A friend recently emailed me the “Chemistry of hell” joke that has been circulating on the Internet for years, though I couldn’t recall having seen it before. The version that I got is in the continuation to this post. The joke seems to be evolving, as it now has a nice “Oh, my God!” paragraph at the end that earlier versions didn’t have.
As humorous as this story is, it has some deep philosophy in it. Notably, the idea that since most religions state that anyone who isn’t a member of that faith is going to hell, and few (if any) people belong to every religion in the world, then everyone is going to hell.
I thought of this joke as I was reading a message from a Muslim student who attended a lecture by Sam Harris. Harris wrote “The End of Faith,” a book that I praised on my other weblog after reading only 30 pages. After finishing the book, my initial favorable impression only grew stronger.
As the student writes, Harris boldly attacks all religions as being equally non-sensical and opposed to a truly spiritual view of the world, fellow human beings, and ourselves. What made me think about hell is her observation that bodyguards were present during Harris’ talk. Would a scientist who criticized an unfounded theory need protection from those who believed in it?
Hell isn’t a real place like Death Valley in the summertime. It is the manmade creation of religions. It is as real as the irrational untested beliefs of religious fundamentalists. Yet this illusion has its all-too-real effects: people who question religious dogma need bodyguards to protect them from believers in a loving God.
To me, this absurdity is what’s truly hellish.
The following is supposedly an actual question given on a University of Washington chemistry mid-term. The answer by one student was so "profound" that the professor shared it with colleagues, via the Internet, which is, of course, why we now have the pleasure of enjoying it as well.
Bonus Question: Is Hell exothermic (gives off heat) or Endothermic (absorbs heat)?
Most of the students wrote proofs of their beliefs using Boyle's Law (gas cools when it expands and heats when it is compressed) or some variant. One student, however, wrote the following:
First, we need to know how the mass of Hell is changing in time. So we need to know the rate at which souls are moving into Hell and the rate at which they are leaving. I think that we can safely assume that once a soul gets to Hell, it will not leave. Therefore, no souls are leaving. As for how many souls are entering Hell, let's look at the different religions that exist in the world today.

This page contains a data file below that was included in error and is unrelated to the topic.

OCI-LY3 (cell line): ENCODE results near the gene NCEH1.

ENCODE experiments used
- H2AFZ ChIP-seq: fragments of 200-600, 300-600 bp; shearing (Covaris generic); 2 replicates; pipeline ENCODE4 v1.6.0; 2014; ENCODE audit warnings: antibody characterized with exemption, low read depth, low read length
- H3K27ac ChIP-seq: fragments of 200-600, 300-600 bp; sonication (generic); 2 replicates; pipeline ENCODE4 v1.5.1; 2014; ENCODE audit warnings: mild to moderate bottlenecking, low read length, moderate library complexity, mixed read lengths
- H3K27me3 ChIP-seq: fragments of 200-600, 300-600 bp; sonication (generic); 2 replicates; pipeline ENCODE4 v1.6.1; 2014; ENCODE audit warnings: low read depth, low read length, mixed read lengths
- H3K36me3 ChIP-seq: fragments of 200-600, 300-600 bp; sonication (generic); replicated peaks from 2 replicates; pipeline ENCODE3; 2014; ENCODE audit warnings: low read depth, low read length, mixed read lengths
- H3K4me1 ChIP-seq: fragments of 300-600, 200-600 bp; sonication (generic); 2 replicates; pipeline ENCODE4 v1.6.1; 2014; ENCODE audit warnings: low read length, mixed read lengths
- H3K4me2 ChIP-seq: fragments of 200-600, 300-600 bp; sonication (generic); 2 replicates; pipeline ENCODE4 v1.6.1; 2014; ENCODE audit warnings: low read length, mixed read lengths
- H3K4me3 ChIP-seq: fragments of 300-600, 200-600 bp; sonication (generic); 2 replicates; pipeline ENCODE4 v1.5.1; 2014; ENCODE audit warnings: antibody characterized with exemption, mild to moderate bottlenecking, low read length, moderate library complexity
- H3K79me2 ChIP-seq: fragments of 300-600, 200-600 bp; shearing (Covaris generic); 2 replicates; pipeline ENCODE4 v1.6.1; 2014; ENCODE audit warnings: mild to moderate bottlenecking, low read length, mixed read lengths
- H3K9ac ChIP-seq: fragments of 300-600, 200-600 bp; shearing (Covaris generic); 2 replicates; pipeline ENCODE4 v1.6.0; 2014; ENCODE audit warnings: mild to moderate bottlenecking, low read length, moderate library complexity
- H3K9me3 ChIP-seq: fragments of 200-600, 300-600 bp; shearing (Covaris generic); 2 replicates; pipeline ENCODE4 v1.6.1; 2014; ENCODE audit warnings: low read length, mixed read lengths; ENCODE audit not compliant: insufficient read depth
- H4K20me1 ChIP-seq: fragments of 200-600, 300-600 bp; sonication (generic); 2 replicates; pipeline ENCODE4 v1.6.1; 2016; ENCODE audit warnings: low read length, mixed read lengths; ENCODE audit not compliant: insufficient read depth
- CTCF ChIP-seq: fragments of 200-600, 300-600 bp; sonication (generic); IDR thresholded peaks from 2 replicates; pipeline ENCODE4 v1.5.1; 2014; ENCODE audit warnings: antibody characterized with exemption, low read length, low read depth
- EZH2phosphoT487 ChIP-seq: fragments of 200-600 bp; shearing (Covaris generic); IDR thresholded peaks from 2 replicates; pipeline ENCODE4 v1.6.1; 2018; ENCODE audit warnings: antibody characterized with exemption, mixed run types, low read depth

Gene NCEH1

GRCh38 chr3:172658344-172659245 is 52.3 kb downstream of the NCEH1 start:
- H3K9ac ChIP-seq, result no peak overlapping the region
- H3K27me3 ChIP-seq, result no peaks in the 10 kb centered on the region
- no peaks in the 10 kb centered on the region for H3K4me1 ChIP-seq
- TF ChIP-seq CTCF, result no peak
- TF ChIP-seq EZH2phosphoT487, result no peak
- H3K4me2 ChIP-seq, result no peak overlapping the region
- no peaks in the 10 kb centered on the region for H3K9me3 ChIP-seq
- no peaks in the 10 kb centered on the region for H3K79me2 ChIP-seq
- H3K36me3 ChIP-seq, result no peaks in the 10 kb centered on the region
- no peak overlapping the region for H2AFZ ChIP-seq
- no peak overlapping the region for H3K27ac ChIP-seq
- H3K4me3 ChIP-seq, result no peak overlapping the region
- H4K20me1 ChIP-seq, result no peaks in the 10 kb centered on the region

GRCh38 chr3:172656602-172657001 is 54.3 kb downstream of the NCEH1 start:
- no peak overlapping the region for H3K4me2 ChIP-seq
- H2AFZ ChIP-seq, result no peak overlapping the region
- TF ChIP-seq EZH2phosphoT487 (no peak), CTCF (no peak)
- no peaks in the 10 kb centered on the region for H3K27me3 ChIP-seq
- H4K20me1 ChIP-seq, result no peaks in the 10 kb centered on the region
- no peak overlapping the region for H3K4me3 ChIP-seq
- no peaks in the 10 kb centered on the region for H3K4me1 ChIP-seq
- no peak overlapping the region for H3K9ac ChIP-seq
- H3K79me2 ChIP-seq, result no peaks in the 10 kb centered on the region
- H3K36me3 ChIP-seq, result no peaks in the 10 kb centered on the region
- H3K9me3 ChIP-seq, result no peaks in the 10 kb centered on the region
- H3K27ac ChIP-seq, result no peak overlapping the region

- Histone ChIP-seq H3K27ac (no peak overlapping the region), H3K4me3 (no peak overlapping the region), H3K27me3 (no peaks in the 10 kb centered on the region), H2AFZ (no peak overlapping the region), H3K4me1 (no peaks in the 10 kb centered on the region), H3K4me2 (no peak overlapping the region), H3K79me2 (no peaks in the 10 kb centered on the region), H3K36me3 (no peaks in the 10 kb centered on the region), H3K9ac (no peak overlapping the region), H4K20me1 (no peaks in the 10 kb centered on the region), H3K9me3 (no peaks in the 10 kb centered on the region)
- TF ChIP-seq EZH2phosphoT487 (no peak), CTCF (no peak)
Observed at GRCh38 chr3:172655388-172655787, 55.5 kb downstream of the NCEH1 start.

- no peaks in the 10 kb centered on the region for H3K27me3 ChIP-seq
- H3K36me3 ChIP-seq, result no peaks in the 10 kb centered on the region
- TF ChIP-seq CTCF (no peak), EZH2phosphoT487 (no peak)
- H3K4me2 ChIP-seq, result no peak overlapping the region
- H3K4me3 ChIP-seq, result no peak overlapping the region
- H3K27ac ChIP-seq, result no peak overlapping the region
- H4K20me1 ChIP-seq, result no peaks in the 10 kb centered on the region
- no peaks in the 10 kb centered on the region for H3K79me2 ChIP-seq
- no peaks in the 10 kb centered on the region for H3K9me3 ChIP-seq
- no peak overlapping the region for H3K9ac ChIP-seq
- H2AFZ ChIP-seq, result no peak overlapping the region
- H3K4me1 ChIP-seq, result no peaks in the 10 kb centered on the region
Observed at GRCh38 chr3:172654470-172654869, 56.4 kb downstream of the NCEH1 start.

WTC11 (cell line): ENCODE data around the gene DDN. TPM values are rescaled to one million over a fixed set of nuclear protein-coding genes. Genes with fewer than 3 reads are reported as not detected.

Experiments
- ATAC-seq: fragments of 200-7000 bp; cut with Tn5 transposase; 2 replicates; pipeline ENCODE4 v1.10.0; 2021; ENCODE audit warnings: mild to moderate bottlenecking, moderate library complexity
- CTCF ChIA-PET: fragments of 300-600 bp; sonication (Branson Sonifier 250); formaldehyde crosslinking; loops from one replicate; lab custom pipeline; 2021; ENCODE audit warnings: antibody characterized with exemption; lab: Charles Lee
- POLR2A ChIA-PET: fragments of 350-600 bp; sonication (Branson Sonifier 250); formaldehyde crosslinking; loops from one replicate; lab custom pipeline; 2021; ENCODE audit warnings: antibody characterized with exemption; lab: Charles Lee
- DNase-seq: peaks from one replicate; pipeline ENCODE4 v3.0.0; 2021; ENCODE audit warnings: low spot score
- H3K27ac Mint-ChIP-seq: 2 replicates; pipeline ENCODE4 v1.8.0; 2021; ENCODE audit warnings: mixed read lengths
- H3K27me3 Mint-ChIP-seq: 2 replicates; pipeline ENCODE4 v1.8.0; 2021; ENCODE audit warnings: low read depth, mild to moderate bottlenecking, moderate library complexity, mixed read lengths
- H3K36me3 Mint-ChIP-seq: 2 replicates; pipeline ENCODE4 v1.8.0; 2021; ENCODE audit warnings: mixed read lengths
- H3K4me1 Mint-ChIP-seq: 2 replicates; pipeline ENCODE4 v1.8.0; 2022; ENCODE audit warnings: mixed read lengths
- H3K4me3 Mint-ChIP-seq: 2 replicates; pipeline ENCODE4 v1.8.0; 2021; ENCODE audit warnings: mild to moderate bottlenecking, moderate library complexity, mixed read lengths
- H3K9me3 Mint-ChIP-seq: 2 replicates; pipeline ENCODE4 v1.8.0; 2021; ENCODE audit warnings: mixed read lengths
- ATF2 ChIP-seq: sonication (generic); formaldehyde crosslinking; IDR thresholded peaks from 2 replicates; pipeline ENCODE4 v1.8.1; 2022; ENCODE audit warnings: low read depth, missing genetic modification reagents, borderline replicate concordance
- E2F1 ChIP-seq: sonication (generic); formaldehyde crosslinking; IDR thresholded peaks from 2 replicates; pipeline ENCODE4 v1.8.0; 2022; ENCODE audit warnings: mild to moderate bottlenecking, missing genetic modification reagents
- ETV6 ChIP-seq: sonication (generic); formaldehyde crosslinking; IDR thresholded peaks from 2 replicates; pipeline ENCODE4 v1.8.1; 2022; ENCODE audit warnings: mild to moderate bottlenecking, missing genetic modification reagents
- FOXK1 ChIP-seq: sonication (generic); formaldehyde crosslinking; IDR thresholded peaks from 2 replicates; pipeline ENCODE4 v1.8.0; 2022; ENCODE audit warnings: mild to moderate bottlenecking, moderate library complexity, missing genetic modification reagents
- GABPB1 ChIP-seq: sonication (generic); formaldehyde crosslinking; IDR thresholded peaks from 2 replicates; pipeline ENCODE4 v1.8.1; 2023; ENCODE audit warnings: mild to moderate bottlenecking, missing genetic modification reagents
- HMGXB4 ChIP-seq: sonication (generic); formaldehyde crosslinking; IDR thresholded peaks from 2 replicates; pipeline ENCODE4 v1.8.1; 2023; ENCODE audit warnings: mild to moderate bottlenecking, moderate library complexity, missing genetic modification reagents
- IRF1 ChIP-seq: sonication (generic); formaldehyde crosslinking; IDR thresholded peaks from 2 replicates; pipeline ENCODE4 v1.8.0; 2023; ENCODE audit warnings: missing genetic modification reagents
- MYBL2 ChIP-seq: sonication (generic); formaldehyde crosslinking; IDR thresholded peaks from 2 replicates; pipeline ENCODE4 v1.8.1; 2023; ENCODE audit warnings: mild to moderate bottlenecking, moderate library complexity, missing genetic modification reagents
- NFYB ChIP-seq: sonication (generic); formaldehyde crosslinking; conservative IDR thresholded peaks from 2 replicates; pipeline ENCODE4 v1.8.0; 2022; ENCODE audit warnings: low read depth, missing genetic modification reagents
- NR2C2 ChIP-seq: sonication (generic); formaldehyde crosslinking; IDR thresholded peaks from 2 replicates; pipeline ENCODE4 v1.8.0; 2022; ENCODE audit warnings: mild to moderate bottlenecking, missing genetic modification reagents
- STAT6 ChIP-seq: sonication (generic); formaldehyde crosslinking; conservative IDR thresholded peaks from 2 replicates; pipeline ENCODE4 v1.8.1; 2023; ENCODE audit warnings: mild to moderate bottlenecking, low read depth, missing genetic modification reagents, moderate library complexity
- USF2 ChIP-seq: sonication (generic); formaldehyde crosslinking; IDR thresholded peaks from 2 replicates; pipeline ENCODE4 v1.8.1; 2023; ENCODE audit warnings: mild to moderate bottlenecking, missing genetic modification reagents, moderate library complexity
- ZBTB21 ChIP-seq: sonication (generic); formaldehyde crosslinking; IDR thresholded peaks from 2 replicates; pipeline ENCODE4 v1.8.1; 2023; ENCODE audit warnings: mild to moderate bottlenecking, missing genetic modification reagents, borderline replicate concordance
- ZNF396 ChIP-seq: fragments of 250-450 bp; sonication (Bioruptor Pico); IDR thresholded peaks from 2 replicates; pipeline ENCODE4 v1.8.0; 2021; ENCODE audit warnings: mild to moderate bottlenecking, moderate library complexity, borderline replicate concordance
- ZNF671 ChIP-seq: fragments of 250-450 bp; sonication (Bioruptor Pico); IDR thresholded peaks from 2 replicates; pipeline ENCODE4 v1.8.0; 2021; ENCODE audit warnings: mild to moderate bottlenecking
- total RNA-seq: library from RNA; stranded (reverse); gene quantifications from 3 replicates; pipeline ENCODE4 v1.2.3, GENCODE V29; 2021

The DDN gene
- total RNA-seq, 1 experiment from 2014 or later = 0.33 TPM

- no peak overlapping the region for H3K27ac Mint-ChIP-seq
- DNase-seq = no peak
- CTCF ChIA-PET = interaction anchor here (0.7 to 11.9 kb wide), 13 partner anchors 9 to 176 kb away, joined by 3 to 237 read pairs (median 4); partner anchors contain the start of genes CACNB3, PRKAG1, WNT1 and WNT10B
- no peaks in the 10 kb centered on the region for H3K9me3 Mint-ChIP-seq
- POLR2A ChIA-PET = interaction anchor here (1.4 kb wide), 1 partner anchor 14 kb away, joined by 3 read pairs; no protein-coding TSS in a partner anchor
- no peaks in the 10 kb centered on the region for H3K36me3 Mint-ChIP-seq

Most of these religions state that if you are not a member of their religion, you will go to Hell. Since there is more than one of these religions and since people do not belong to more than one religion, we can project that all souls go to Hell. With birth and death rates as they are, we can expect the number of souls in Hell to increase exponentially.
Now, we look at the rate of change of the volume in Hell because Boyle's Law states that in order for the temperature and pressure in Hell to stay the same, the volume of Hell has to expand proportionately as souls are added. This gives two possibilities:
(1)If Hell is expanding at a slower rate than the rate at which souls enter Hell, then the temperature and pressure in Hell will increase until all Hell breaks loose.
(2) If Hell is expanding at a rate faster than the increase of souls in Hell, then the temperature and pressure will drop until Hell freezes over.
So which is it?
If we accept the postulate given to me by Teresa during my Freshman year that, "it will be a cold day in Hell before I sleep with you," and take into account the fact that I slept with her last night, then number 2 must be true, and thus I am sure that Hell is exothermic and has already frozen over.
The corollary of this theory is that since Hell has frozen over, it follows that it is not accepting any more souls and is therefore, extinct...leaving only Heaven, thereby proving the existence of a Divine Being, which explains why, last night, Teresa kept shouting, "Oh, my God."
This student received the only "A" in the class.